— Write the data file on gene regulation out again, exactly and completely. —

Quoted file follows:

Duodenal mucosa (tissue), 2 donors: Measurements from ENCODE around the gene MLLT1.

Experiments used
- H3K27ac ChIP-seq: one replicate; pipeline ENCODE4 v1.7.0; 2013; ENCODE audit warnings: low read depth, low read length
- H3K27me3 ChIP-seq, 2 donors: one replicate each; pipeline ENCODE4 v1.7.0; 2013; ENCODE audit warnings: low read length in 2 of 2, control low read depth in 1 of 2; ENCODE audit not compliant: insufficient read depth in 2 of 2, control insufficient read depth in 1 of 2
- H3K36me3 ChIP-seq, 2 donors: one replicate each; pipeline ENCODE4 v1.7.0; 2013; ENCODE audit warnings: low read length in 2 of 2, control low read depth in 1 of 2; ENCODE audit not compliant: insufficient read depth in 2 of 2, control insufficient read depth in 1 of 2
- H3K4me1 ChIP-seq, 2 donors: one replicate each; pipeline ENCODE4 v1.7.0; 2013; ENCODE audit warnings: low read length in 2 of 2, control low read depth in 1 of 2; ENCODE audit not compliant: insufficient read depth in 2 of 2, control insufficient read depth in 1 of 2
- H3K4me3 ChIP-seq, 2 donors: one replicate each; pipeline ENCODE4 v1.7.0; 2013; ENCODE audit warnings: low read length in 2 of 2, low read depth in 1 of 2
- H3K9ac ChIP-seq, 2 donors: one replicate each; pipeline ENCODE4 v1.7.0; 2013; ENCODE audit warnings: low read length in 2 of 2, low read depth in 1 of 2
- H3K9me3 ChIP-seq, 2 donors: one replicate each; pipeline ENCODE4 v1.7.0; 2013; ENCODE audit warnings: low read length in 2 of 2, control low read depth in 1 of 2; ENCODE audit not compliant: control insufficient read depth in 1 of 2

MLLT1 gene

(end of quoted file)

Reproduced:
Duodenal mucosa (tissue), 2 donors: Measurements from ENCODE around the gene MLLT1.

Experiments used
- H3K27ac ChIP-seq: one replicate; pipeline ENCODE4 v1.7.0; 2013; ENCODE audit warnings: low read depth, low read length
- H3K27me3 ChIP-seq, 2 donors: one replicate each; pipeline ENCODE4 v1.7.0; 2013; ENCODE audit warnings: low read length in 2 of 2, control low read depth in 1 of 2; ENCODE audit not compliant: insufficient read depth in 2 of 2, control insufficient read depth in 1 of 2
- H3K36me3 ChIP-seq, 2 donors: one replicate each; pipeline ENCODE4 v1.7.0; 2013; ENCODE audit warnings: low read length in 2 of 2, control low read depth in 1 of 2; ENCODE audit not compliant: insufficient read depth in 2 of 2, control insufficient read depth in 1 of 2
- H3K4me1 ChIP-seq, 2 donors: one replicate each; pipeline ENCODE4 v1.7.0; 2013; ENCODE audit warnings: low read length in 2 of 2, control low read depth in 1 of 2; ENCODE audit not compliant: insufficient read depth in 2 of 2, control insufficient read depth in 1 of 2
- H3K4me3 ChIP-seq, 2 donors: one replicate each; pipeline ENCODE4 v1.7.0; 2013; ENCODE audit warnings: low read length in 2 of 2, low read depth in 1 of 2
- H3K9ac ChIP-seq, 2 donors: one replicate each; pipeline ENCODE4 v1.7.0; 2013; ENCODE audit warnings: low read length in 2 of 2, low read depth in 1 of 2
- H3K9me3 ChIP-seq, 2 donors: one replicate each; pipeline ENCODE4 v1.7.0; 2013; ENCODE audit warnings: low read length in 2 of 2, control low read depth in 1 of 2; ENCODE audit not compliant: control insufficient read depth in 1 of 2

MLLT1 gene